McALLEN, Texas (Border Report) — The Texas Civil Rights Project along with over 100 advocacy groups are asking federal officials to stop construction of the border wall, at least during the current COVID-19 pandemic.
Efren Olivares, the director of the Texas Civil Rights Project’s racial and economic justice program, said given the current threat to public health, construction crews should not be working on the wall, nor should government-contracted surveyors be continuing to go door-to-door on properties bordering the Rio Grande.
The Alamo-based TCRP and other agencies on Thursday sent a letter asking U.S. Attorney General William Bar, Department of Homeland Security Acting Secretary Chad Wolf and Secretary of Defense Mark Esper to stop border barrier construction at once.
“We were hoping all these activities would slow down or maybe go on pause while these crisis passes,” Olivares said on a call with media Thursday afternoon.
“While communities across the world are fighting the COVID-19 pandemic unlike anything in recent history, your agencies are continuing to divert life-saving resources to further border wall construction. The organizations that co-sign this letter demand that you recognize the life-threatening risks of continuing border wall construction during this crisis and order your Departments to halt it immediately,” the letter reads. “Your actions risk government agents and contractors spreading the coronavirus in Southern border communities, place undue strain on border communities whose main focus is survival, and strip away precious resources from the federal government that should be used to respond to the crisis and ensure that communities are prepared to stop the spread of the virus.”
Over 100 groups joined TCRP in signing the letter, including Proyecto Azteca, the Rio Grande International Study Center, the Sierra Club, the Wildlands Network and La Union Del Pueblo Entero.
TCRP is representing homeowner Nayda Alvarez who lives in the small community of La Rosita in rural Starr County, which today began a shelter-in-place order for all residents. Alvarez has been sued by the government for access to survey her land. And despite Starr County Judge Eloy Vera’s order mandating a lockdown starting today, Olivares said the government has sped up efforts to send surveyors’ to Alvarez’ property by filing an emergency order for possession.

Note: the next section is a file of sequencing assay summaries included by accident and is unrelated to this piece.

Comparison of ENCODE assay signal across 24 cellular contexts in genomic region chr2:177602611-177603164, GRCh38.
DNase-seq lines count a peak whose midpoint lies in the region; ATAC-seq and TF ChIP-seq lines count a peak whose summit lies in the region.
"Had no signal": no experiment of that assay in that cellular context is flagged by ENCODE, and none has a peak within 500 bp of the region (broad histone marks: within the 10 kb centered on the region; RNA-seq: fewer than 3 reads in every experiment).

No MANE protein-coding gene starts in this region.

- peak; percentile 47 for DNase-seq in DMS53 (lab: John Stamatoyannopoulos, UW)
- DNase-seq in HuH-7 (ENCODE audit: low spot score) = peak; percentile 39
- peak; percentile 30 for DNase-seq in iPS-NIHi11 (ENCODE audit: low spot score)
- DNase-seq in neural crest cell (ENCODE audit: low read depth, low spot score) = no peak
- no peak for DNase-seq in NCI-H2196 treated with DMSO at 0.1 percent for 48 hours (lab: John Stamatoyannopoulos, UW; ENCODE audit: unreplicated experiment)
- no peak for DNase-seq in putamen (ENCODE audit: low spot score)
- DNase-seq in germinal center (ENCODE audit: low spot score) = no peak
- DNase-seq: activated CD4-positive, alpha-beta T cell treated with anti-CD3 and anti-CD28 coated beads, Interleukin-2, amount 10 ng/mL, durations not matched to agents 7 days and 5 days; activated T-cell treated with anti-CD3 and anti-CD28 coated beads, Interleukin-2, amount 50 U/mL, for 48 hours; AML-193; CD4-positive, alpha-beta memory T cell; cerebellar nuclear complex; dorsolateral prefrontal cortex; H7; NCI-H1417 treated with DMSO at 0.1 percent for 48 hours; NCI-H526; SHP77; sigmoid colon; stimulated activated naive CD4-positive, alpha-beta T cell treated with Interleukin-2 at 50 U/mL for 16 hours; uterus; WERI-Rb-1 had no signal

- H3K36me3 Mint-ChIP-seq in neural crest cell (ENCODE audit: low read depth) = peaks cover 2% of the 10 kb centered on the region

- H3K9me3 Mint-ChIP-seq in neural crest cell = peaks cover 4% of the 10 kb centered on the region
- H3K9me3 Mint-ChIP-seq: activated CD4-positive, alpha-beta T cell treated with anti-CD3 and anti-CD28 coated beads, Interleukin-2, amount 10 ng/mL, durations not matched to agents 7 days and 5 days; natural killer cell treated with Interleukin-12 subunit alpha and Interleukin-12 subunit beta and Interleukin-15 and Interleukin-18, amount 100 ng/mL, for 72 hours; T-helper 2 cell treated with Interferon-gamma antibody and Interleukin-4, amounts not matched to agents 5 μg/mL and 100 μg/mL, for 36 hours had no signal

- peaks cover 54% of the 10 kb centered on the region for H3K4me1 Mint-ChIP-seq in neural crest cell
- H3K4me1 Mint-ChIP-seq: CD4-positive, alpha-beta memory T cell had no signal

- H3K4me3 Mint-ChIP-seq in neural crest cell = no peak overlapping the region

U.S. Customs and Border Protection announced it had awarded a $179 million contract to a Missouri company to build 15 miles of border wall through Starr County. The entire 52 miles of the county, from end to end, are supposed to be walled off, according to CBP.
But the majority of land in Starr County is privately owned, like Alvarez’s, and will require the government to purchase most of the needed property.
“We contacted government lawyers and asked whether they would suspend work and not endanger themselves and Nayda and her family, and much to our surprise they said it is moving forward,” Olivares said.
Alvarez, 48, whose home is only 200 feet from the Rio Grande, is scheduled to appear on April 14 in federal court in McAllen, Texas. Olivares said as of today, the court hearing is still on despite a shelter-in-place order in Hidalgo County where the courthouse is located.
“The main message is that while we fundamentally disagree on the usefulness of the border wall, right now it’s all hands on deck trying to contain this crisis. Hospitals need ventilators and yet this administration is wasting useful resources on construction of the border wall,” Olivares said.
He said that construction continued in nearby Fronton, Texas, where 3 miles of border wall are being built on a federal wildlife preserve.
“It appears that it’s almost as if they are using the fact that the whole country is ‘distracted’ with the pandemic to move forward with border wall construction,” Olivares said.
It appears that it’s almost as if they are using the fact that the whole country is ‘distracted’ with the pandemic to move forward with border wall construction.”Efren Olivares, racial and economic justice program director for the Texas Civil Rights Project
A Border Patrol official confirmed in an email late Thursday: “In the Rio Grande Valley Sector, construction on border infrastructure continues.”
Ricky Garza, a TCRP lawyer from the Rio Grande Valley, said border wall construction at this time is “environmental racism” that is preying on some of the most vulnerable, especially low-income residents in South Texas.
“And yet the government continuing as if it’s business as usual putting people who already have so much to lose at great risk. It’s extremely irresponsible that at a time when the Army Corps of Engineers could be building hospitals and doing things to minimize the crisis that they’re moving forward with this border wall project,” Garza said.
Alvarez, whose roof bears giant white block letters reading: “NO BORDER WALL,” says her stance has even distanced her from relatives and a grandchild she is not allowed to see. But she said she will continue to refuse contractors to access the lands that have been in her family for over 40 years.
Alvarez, who is a teacher in Rio Grande City, told Border Report earlier this month that she believes some contractors went onto her property while she left South Texas to testify before Congress to urge lawmakers not to back the border wall on Feb. 27 .
“I did not pick this fight. It came to me. I will not give up. I will fight this till the end till we get our lands back if they take them. Or till I die,” she said.